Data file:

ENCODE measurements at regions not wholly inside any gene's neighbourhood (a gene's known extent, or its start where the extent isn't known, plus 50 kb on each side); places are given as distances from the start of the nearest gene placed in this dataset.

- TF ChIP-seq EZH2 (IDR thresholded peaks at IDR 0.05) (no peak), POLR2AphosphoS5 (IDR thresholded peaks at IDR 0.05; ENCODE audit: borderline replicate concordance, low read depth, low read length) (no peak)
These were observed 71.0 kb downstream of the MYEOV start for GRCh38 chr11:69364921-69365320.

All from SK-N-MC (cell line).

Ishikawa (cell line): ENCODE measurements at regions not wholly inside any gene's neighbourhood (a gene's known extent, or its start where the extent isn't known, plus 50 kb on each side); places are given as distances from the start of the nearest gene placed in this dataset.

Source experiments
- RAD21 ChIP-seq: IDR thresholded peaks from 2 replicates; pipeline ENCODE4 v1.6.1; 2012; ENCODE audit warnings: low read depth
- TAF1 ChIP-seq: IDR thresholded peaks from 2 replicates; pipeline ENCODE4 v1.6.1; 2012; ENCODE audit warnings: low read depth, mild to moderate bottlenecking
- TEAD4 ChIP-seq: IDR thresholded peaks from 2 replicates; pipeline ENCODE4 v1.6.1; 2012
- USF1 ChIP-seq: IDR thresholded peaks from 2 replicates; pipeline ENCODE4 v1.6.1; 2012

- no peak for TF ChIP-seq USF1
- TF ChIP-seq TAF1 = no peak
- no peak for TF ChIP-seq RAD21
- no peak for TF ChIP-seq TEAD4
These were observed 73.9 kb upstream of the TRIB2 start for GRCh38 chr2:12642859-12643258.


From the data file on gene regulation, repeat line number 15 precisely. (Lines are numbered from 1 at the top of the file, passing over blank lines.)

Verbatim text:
These were observed 73.9 kb upstream of the TRIB2 start for GRCh38 chr2:12642859-12643258.